Is Canine and Feline Devocalization Effective?Published March 13, 2013
Ventriculocordectomy, more commonly referred to as devocalization, is a surgical procedure in which a pet's vocal cords are either completely or partially removed through an incision in the larynx or oral cavity. The surgery is performed in order to prevent an animal from making loud noises that is highly objectionable to their owners or to complaining neighbors. While the surgery is more routinely performed on dogs, some veterinarians have reported treating cats who have undergone this inhumane procedure.
Dr. Nicolas Dodman, the author of the book, “The Cat who Cried out for Help”, is a renowned and highly respected veterinarian and animal behaviorist who has documented numerous cases of feline devocalization. Some owners of cats considered to be “noisy chatters”, such as the Siamese, devocalize their felines so they don’t have to put up with the raucous sounds of their loud and often incessant “conversations.”
In the vast majority of cases, according to the Humane Society Veterinary Medical Association, it is a non-therapeutic procedure. Performing devocalization surgery continues to remain legal throughout most of the country; however it has already been banned the United Kingdom, Massachusetts, New Jersey and in several cities in the United States. The procedure is no longer widely contained in the curricula in veterinary medical schools. The surgery is considered to be an act of cruelty by many animal lovers.
The only way to put an end to this unnecessary and inhumane procedure is to pass legislation to ban it. A bill was introduced by Assemblyman Ken Zebrowski. A1204 was passed on March 4, 2013 by a vote of 121-5, and moved without amendments to the New York State Senate.
Sponsored by Senator Mark Grisanti, S2271, the State Senate companion bill must now pass through two Senate committees and a vote on the floor. But fighting this legislation tooth and claw are the American Kennel Club and the New York State Veterinary Medical Society. Their successful lobbying in 2012 caused the bill to die, without ever leaving the Senate Agriculture Committee.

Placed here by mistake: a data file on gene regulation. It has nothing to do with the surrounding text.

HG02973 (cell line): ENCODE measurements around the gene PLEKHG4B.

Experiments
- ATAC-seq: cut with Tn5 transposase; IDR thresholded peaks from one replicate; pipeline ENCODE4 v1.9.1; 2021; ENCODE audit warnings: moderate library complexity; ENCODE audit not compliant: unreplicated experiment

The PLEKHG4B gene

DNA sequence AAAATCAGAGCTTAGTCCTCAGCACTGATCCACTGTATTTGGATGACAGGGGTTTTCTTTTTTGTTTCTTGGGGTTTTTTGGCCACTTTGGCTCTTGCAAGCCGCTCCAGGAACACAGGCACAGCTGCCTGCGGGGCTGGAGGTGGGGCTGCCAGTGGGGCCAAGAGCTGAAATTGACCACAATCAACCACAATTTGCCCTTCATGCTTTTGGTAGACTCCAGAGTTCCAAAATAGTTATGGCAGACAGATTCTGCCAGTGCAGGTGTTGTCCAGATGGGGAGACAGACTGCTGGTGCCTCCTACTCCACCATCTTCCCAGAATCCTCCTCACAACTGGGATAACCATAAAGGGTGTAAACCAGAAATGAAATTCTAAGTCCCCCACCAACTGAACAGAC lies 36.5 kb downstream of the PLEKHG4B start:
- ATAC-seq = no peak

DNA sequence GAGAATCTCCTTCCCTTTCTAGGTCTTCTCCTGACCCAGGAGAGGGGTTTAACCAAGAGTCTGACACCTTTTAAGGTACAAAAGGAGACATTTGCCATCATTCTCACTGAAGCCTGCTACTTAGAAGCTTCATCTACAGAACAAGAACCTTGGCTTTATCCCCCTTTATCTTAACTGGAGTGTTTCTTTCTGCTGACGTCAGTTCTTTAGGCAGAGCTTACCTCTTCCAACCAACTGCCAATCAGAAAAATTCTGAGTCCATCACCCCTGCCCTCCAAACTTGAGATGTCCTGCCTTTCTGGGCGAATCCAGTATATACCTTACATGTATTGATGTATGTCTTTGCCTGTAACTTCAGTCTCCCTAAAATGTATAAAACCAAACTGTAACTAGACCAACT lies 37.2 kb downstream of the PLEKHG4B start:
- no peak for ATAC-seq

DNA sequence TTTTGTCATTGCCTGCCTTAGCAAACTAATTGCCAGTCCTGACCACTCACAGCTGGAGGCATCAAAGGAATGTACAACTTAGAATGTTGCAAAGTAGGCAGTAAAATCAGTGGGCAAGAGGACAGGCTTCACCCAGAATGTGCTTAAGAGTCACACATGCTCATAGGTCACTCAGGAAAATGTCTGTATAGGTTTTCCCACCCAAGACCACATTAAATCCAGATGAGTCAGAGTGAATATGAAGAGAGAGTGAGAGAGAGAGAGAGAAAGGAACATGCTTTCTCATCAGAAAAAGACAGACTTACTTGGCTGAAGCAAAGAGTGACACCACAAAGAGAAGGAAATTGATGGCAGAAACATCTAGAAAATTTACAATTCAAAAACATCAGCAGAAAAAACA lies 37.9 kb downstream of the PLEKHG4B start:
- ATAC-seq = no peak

But advocates against the devocalization of pets are worried because there are several ways to kill a bill. It can be stalled in the committee, or voted down on the floor. But one of the sneakiest ways to render a bill ineffective and prevent it from meeting its original intention is to add loop holes.
The AVMA is presenting a loophole which could make legislation to ban the procedure extremely difficult to monitor or substantiate. While the organization states that the procedure should only be used after all behavioral modification efforts have failed and done only by qualified and licensed veterinarians, who is to make the determination and document that all steps to modify canine or feline behavior have been accomplished. This loophole surely leaves the door open for devocalization surgery to continue. Since devocalizing surgery has no medical benefit to the animal, it certainly points in the direction that its purpose is for the convenience and benefit to the owner.
Help is needed to get a bill passed to ban the surgery by folks residing in New York State who abhor the practice of canine or devocalization surgery. Online petitions really don’t influence lawmakers. They respond to direct contact from their constituents. Call or email your representatives. Let them know how you feel about this inhumane procedure.
To learn more about the effect of devocalization surgery, check out this video below.
Since devocalization of dogs and cats has no medical benefits, as far as this writer is concerned, it’s time that the procedure is banned, just as it is in the U.K. and in some states and cities in the country.
What do you think? Tell us in a comment.